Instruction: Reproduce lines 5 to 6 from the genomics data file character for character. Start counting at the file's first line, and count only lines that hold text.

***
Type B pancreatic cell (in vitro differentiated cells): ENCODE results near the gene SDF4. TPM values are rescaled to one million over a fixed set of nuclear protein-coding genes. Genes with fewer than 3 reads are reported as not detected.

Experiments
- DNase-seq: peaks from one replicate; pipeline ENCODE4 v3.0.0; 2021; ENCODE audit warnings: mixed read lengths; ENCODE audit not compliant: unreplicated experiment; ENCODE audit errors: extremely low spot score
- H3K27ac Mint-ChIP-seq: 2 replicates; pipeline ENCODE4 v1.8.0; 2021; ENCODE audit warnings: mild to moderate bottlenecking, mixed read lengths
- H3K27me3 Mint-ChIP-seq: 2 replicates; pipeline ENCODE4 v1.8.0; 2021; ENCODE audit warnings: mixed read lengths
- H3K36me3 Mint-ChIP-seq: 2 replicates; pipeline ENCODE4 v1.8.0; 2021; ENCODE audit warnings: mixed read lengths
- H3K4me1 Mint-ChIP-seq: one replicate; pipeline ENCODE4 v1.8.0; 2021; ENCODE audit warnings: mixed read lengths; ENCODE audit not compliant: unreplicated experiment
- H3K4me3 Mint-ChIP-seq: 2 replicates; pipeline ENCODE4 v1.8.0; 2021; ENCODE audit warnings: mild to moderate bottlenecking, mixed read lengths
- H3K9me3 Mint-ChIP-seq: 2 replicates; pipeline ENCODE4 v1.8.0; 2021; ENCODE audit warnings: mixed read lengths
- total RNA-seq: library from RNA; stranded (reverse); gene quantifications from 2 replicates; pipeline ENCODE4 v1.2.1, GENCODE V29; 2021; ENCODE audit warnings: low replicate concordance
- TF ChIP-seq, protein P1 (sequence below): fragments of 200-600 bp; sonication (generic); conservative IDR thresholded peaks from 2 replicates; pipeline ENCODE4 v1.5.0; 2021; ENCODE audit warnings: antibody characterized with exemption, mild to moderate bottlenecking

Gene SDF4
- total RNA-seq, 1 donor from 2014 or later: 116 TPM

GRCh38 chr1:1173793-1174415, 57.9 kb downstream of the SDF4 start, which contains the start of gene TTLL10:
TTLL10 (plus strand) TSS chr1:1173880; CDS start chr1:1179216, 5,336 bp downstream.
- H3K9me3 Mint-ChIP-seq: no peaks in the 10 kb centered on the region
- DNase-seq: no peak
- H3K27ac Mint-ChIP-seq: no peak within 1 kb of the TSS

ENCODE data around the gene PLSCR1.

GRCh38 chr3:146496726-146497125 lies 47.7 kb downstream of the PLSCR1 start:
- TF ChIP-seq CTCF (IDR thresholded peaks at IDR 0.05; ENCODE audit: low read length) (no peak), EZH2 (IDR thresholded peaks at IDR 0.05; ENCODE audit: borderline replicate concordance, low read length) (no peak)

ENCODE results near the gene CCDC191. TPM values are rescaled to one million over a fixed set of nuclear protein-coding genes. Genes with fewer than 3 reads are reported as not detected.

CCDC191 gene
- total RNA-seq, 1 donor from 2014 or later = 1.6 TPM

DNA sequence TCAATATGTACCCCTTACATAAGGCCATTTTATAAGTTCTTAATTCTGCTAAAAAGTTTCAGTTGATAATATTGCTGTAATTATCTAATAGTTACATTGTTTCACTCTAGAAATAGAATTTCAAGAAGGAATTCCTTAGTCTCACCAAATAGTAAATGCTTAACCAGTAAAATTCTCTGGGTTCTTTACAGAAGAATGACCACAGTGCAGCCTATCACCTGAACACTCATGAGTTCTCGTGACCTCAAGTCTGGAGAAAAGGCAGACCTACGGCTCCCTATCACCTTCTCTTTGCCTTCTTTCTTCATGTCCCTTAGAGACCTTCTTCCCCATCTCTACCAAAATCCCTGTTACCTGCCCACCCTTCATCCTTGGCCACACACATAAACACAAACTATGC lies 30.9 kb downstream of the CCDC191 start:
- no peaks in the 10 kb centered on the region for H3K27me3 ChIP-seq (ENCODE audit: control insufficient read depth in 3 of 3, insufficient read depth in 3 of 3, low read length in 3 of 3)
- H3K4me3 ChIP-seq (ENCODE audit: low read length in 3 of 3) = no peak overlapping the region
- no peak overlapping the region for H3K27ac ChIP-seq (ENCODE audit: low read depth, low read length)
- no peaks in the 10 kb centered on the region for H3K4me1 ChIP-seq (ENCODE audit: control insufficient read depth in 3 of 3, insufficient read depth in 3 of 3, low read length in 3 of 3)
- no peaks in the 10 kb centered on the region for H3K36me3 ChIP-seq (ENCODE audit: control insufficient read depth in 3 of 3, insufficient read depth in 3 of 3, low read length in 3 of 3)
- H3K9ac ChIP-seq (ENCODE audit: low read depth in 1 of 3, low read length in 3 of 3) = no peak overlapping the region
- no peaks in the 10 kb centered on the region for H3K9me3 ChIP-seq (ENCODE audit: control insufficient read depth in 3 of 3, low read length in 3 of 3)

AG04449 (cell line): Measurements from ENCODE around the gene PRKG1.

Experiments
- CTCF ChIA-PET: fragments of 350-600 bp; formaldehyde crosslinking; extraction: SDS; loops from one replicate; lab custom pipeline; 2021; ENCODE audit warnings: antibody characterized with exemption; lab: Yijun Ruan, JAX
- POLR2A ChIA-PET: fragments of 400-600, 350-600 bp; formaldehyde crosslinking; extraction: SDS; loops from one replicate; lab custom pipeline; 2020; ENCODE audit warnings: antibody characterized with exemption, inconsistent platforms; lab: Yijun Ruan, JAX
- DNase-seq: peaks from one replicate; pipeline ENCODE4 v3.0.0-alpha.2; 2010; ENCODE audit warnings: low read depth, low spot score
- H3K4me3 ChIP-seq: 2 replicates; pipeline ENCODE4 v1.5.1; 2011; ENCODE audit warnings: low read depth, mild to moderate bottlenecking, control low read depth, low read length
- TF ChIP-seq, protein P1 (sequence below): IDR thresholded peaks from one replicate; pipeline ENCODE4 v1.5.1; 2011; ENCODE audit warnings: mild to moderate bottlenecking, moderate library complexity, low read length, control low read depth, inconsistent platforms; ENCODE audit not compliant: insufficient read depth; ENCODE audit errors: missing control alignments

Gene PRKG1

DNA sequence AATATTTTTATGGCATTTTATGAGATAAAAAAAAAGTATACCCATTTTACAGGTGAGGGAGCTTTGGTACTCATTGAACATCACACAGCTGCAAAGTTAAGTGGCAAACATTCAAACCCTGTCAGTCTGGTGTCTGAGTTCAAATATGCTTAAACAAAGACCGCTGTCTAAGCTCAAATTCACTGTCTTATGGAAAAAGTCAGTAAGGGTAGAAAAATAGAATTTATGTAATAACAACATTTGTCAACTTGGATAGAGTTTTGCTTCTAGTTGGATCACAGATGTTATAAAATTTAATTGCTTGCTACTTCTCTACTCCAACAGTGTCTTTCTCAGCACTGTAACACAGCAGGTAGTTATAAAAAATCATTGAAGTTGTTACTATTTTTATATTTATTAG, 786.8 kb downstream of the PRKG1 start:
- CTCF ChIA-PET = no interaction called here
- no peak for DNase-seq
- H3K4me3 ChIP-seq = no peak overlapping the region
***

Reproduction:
- H3K27me3 Mint-ChIP-seq: 2 replicates; pipeline ENCODE4 v1.8.0; 2021; ENCODE audit warnings: mixed read lengths
- H3K36me3 Mint-ChIP-seq: 2 replicates; pipeline ENCODE4 v1.8.0; 2021; ENCODE audit warnings: mixed read lengths